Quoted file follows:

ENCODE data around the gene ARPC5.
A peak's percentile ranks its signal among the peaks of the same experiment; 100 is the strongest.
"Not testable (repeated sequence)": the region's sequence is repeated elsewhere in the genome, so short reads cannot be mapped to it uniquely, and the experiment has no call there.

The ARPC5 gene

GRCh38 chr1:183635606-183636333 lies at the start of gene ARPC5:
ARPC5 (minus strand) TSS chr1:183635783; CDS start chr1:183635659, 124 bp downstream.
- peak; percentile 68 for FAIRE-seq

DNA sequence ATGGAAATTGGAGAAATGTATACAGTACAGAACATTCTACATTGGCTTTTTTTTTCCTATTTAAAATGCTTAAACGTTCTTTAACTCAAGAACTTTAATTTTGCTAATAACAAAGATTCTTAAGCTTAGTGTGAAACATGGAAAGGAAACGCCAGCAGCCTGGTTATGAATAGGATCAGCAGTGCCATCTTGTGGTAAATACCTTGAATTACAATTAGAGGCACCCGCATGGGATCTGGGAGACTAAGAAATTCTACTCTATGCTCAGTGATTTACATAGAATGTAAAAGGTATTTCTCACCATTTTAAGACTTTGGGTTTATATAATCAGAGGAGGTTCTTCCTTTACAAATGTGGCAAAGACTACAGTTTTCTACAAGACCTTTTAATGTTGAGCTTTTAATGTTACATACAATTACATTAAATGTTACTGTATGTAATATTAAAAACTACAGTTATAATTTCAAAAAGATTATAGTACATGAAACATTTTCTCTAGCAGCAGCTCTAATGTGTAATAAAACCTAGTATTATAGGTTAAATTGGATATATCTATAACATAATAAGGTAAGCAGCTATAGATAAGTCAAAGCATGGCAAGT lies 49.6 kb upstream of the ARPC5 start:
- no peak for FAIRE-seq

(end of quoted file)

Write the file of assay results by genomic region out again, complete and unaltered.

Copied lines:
ENCODE data around the gene ARPC5.
A peak's percentile ranks its signal among the peaks of the same experiment; 100 is the strongest.
"Not testable (repeated sequence)": the region's sequence is repeated elsewhere in the genome, so short reads cannot be mapped to it uniquely, and the experiment has no call there.

The ARPC5 gene

GRCh38 chr1:183635606-183636333 lies at the start of gene ARPC5:
ARPC5 (minus strand) TSS chr1:183635783; CDS start chr1:183635659, 124 bp downstream.
- peak; percentile 68 for FAIRE-seq

DNA sequence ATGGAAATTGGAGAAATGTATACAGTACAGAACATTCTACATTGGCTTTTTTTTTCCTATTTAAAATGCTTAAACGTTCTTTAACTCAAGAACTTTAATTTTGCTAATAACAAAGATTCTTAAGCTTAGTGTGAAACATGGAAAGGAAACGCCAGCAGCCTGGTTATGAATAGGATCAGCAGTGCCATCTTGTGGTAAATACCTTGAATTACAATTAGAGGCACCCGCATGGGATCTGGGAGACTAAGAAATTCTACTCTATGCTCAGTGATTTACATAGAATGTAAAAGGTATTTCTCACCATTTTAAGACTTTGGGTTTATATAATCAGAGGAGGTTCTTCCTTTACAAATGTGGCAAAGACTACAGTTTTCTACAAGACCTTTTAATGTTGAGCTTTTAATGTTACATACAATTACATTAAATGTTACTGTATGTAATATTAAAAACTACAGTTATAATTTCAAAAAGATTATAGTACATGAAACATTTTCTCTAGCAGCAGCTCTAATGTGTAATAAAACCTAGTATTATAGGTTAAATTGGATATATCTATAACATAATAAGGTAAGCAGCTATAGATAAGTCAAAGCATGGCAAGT lies 49.6 kb upstream of the ARPC5 start:
- no peak for FAIRE-seq